Okay, so on to other things! The results are in, and Brave New World is the next book I’m going to tackle. At roughly 260 pages, I plan to get through the book by Wednesday (so long as I get enough reading in today). I also plan on doing some cooking this weekend, so perhaps there will be a food pic (or two) in the next few days!

What’s Next?

I finished As I Lay Dying this afternoon. Great! Aren’t goals a wonderful thing? Remarks on the novel are on their way; in the meantime, I need to give some thought to what is next on my to-read list. And because I’m trying to embrace technology–and because I like encouraging people to vote–I’ve decided to set up a poll to help me decide what to read next. So here it is:

Polls will remain open for the next 2 days, which means that by this time Saturday I’ll be ready to get reading!

BTW, it should be noted that I have opened a similar poll on my Facebook page. If you vote there, please refrain from voting here–that whole “Vote early and often” deal doesn’t apply here. Thanks.

You Want Me to Read What?

One of my professors offered me a rather interesting and lofty challenge when I sought advice on how best to prepare myself for graduate study. We were sitting in his office, talking about my grad school aspirations, when I asked him for his suggestions. He folded his hands and placed them gently on his desk, leaned towards me, and simply said, “Read everything.”

Now just to clarify, I know he didn’t mean that I should actually read EVERYTHING. I dare say that Dr. G wouldn’t exactly congratulate me for reading all the Sweet Valley High books. I know he’s talking about those books that scholars would consider important books. You know, Literature. With a capital “L.” Okay, that’s all fine and good, but just how am I supposed to go about this task? Do I proceed chronologically? Geographically? Thematically? Stylistically?

When I graduated in December, I decided that I would get started on this task. And I read exactly three books in three months. That is not what I call making good progress. I realized my problem was too many options and not enough direction. It’s like being a kid in a candy store: with so many choices, it’s impossible to make a decision. I ended up wandering the aisles of Barnes and Noble with a glazed look in my eyes, mumbling to myself.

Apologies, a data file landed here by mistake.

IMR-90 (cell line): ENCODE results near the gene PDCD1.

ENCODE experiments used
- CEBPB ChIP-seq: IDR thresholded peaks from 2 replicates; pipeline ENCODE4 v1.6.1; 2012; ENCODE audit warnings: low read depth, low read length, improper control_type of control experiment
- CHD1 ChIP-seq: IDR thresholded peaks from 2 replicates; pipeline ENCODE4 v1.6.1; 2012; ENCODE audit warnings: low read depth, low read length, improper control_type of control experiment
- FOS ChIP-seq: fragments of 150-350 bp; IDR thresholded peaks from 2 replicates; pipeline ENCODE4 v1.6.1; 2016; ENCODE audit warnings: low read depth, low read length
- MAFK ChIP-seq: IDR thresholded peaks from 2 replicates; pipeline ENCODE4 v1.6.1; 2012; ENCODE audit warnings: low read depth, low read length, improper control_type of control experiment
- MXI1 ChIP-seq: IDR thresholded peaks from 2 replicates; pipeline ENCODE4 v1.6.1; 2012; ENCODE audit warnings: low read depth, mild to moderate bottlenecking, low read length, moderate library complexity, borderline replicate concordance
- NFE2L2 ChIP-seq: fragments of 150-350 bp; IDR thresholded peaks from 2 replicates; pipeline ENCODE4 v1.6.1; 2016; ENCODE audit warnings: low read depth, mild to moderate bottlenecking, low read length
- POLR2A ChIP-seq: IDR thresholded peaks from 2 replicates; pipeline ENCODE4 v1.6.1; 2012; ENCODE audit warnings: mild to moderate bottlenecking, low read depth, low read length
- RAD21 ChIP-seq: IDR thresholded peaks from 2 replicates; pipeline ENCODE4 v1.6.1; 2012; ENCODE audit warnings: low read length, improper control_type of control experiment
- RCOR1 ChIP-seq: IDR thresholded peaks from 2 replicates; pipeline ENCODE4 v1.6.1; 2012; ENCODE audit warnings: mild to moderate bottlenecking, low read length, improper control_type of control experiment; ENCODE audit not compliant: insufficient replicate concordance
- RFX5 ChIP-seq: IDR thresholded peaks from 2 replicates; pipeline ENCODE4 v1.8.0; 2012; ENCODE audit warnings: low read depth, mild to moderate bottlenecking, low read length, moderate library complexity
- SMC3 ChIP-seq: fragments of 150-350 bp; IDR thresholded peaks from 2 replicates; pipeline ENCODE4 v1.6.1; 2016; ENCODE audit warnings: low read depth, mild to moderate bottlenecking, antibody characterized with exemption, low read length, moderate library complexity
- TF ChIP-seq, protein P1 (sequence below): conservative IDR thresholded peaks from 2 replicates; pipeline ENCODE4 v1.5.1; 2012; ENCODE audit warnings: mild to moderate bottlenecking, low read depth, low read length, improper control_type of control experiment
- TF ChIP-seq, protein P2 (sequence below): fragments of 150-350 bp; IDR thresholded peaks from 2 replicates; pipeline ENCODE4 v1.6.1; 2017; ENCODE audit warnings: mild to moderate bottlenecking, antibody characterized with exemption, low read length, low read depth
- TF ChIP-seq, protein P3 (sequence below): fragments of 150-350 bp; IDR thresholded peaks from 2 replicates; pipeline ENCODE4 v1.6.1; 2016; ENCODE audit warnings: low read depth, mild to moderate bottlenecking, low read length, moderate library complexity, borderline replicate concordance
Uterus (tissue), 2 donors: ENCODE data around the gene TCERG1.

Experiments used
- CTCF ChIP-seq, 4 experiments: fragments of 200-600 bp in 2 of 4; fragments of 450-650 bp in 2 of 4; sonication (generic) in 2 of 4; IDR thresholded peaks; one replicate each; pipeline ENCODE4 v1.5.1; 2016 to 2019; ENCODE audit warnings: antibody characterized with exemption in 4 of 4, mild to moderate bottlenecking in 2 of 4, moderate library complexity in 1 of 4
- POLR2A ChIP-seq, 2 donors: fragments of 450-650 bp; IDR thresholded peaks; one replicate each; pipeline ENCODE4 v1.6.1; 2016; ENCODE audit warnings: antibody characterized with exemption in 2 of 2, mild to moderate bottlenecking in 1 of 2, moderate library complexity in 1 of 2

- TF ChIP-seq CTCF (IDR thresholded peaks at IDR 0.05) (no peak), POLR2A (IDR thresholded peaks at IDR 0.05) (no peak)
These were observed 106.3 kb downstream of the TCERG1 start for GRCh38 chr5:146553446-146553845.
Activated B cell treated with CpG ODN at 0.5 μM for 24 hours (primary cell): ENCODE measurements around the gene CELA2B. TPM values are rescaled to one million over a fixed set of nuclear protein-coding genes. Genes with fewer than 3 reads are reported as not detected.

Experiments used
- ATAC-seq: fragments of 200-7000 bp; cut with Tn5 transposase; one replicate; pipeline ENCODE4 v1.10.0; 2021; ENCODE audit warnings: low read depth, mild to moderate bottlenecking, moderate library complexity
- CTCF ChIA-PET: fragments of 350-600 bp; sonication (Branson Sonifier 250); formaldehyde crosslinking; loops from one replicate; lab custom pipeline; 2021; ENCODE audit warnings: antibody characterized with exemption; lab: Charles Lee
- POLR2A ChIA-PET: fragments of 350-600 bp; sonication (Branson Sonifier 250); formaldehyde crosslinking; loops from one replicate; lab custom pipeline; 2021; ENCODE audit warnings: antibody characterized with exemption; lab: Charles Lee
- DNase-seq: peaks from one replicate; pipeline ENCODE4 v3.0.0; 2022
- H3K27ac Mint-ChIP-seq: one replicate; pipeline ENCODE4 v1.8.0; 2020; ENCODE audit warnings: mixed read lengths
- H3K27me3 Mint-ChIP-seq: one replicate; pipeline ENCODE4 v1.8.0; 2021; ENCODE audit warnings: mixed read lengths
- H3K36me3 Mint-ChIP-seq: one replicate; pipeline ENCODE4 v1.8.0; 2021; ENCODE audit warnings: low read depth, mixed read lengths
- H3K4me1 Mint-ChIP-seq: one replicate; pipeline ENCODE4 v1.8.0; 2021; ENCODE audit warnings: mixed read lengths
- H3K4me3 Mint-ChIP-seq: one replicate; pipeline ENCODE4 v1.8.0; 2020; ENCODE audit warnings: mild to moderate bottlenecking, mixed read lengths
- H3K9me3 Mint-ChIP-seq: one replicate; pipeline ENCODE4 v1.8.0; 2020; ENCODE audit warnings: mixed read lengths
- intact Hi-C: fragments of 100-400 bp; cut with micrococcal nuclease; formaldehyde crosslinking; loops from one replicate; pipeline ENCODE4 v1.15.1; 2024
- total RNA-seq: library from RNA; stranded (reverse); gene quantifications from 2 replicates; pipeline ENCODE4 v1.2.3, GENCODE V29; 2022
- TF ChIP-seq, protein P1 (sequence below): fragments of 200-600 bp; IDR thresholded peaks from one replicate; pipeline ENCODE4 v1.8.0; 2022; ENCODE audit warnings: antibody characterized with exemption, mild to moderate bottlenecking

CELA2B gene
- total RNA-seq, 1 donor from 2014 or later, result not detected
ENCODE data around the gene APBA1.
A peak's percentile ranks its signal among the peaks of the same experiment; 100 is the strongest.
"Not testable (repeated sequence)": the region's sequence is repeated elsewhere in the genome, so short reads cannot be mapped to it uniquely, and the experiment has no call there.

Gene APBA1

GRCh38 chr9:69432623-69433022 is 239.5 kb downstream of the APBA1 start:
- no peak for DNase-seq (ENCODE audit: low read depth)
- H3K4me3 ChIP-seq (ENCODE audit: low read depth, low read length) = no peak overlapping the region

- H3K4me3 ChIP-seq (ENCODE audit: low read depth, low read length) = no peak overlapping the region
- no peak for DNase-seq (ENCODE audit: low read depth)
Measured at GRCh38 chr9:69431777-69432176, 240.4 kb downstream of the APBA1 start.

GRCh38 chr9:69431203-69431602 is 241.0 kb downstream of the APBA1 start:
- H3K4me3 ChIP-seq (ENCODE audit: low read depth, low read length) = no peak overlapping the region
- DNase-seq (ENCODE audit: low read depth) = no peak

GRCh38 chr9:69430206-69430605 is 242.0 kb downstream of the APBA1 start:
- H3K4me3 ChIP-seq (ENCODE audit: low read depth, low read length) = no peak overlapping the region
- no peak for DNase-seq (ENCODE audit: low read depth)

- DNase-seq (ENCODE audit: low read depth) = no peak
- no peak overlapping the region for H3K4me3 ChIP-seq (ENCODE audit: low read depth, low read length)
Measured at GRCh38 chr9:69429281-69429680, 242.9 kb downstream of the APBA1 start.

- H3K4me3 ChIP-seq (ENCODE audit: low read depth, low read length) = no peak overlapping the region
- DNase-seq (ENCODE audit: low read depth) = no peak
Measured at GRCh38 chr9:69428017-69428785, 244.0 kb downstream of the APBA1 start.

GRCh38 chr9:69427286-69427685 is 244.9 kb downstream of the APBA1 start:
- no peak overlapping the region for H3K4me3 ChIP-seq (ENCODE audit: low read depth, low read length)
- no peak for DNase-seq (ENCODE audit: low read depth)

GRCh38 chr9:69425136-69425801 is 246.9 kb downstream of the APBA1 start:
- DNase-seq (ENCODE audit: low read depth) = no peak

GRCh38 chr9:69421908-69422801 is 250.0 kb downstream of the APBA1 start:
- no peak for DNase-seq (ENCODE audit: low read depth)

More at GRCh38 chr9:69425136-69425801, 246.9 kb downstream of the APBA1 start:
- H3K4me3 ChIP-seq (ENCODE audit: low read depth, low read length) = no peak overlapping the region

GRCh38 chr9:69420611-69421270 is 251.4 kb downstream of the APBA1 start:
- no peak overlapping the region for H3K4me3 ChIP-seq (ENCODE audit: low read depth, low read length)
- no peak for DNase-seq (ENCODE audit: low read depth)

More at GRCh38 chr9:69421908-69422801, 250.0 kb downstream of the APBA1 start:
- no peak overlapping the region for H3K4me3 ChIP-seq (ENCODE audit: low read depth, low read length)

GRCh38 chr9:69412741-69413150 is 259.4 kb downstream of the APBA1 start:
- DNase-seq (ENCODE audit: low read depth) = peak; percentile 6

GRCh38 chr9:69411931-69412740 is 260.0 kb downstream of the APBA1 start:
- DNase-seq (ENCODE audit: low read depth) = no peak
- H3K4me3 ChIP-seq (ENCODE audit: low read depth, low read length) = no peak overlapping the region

I needed to find a better way.

And that’s when it hit me that I should make a list. It’s the best way for me to get organized when I start a project. I made a list of the books I owned—both read and unread—and thought that would be a fine place to start. But then I realized that I wasn’t satisfied with simply reading the books in my collection. My collection doesn’t even come close to everything, not even by a long shot. I knew that there were many things my own book collection left to be desired, so that wasn’t going to do the trick. I decided that I would borrow someone else’s reading list as a jumping off point.

I consulted a Newsweek article, “Newsweek’s Top 100 Books: The Meta-List,” published June 29, 2009. Newsweek gathered titles from a variety of other book lists to make one, giant, mega…well, meta-list. Since I didn’t want to take on War and Peace immediately—it’s Number 1 on Newsweek’s list—I decided to use a randomizer to pick out the first title I would read. I know what you’re thinking: for someone who is approaching this endeavor so thoughtfully, it seems kind of random to choose a book that way. Well, all I can say is that I am a complicated woman. Don’t try to figure me out: many have tried, most have failed. As luck would have it, the first selection is a book I already own: As I Lay Dying by William Faulkner. Saves me another trip to the bookstore.

Here are my ground rules:

 I must read a MINIMUM of 50 pages per day. As an English major, that should be a piece of cake. The fact that I am currently studying for the GRE and the teacher certification exams is not an excuse.  

No Sparknotes or Wikipedia allowed. No offense, but I’ve always felt that consulting these sources is a form of cheating AND it deprives one of the sense of accomplishment that goes along with seeing something through to the end.

After I finish reading the book, I will post remarks within 48 hours of completion. That gives me time to ruminate a bit about what I’ve read, and it gives me a self-imposed deadline for sharing what I think about what I’ve read.

Not bad, right?

Faulkner’s work is 265 pages (my copy, which is by Vintage), including the editor’s notes, so that puts my ETA for finishing the novel at about 5 days; this means that my remarks will appear here in 7 days. Sounds like a plan!

Oh, I almost forgot: I have no idea what I will read once I make it through the meta-list. I’ll open the floor to suggested titles or other book lists to work with. I’m thinking the Newsweek list is going to take me a good long time, so I think I’ll leave those decisions for a much later date. Besides, the list I’m working with has some pretty intense titles on it: Go ahead, check it out.